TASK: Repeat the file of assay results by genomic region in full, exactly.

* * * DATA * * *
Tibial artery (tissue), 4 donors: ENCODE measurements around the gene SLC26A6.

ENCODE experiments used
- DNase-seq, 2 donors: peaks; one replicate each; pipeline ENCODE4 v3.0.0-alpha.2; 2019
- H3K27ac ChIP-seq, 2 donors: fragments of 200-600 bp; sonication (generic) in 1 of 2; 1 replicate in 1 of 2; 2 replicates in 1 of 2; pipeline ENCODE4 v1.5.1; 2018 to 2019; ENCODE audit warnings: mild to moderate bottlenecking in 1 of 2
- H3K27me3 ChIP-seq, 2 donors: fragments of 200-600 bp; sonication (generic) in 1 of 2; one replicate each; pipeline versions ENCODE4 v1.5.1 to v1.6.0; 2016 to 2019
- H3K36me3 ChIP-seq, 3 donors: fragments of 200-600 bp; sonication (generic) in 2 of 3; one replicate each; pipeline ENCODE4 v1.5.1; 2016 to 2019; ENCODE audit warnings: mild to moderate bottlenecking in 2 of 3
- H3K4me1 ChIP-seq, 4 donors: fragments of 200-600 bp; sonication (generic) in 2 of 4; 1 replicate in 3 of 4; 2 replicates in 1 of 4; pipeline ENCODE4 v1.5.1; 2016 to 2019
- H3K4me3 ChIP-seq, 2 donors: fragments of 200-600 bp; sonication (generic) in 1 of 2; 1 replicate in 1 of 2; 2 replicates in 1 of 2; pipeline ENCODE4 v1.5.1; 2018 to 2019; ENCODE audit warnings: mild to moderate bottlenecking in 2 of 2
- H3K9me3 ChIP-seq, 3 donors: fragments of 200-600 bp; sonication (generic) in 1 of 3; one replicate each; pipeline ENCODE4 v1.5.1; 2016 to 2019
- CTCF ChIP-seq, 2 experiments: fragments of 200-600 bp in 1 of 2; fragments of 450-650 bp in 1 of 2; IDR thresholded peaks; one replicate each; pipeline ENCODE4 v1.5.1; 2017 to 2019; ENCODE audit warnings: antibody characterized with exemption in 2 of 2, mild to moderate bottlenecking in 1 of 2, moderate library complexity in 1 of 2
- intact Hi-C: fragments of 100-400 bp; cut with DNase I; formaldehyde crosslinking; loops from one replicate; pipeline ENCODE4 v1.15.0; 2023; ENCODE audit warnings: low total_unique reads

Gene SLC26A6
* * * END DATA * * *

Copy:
Tibial artery (tissue), 4 donors: ENCODE measurements around the gene SLC26A6.

ENCODE experiments used
- DNase-seq, 2 donors: peaks; one replicate each; pipeline ENCODE4 v3.0.0-alpha.2; 2019
- H3K27ac ChIP-seq, 2 donors: fragments of 200-600 bp; sonication (generic) in 1 of 2; 1 replicate in 1 of 2; 2 replicates in 1 of 2; pipeline ENCODE4 v1.5.1; 2018 to 2019; ENCODE audit warnings: mild to moderate bottlenecking in 1 of 2
- H3K27me3 ChIP-seq, 2 donors: fragments of 200-600 bp; sonication (generic) in 1 of 2; one replicate each; pipeline versions ENCODE4 v1.5.1 to v1.6.0; 2016 to 2019
- H3K36me3 ChIP-seq, 3 donors: fragments of 200-600 bp; sonication (generic) in 2 of 3; one replicate each; pipeline ENCODE4 v1.5.1; 2016 to 2019; ENCODE audit warnings: mild to moderate bottlenecking in 2 of 3
- H3K4me1 ChIP-seq, 4 donors: fragments of 200-600 bp; sonication (generic) in 2 of 4; 1 replicate in 3 of 4; 2 replicates in 1 of 4; pipeline ENCODE4 v1.5.1; 2016 to 2019
- H3K4me3 ChIP-seq, 2 donors: fragments of 200-600 bp; sonication (generic) in 1 of 2; 1 replicate in 1 of 2; 2 replicates in 1 of 2; pipeline ENCODE4 v1.5.1; 2018 to 2019; ENCODE audit warnings: mild to moderate bottlenecking in 2 of 2
- H3K9me3 ChIP-seq, 3 donors: fragments of 200-600 bp; sonication (generic) in 1 of 3; one replicate each; pipeline ENCODE4 v1.5.1; 2016 to 2019
- CTCF ChIP-seq, 2 experiments: fragments of 200-600 bp in 1 of 2; fragments of 450-650 bp in 1 of 2; IDR thresholded peaks; one replicate each; pipeline ENCODE4 v1.5.1; 2017 to 2019; ENCODE audit warnings: antibody characterized with exemption in 2 of 2, mild to moderate bottlenecking in 1 of 2, moderate library complexity in 1 of 2
- intact Hi-C: fragments of 100-400 bp; cut with DNase I; formaldehyde crosslinking; loops from one replicate; pipeline ENCODE4 v1.15.0; 2023; ENCODE audit warnings: low total_unique reads

Gene SLC26A6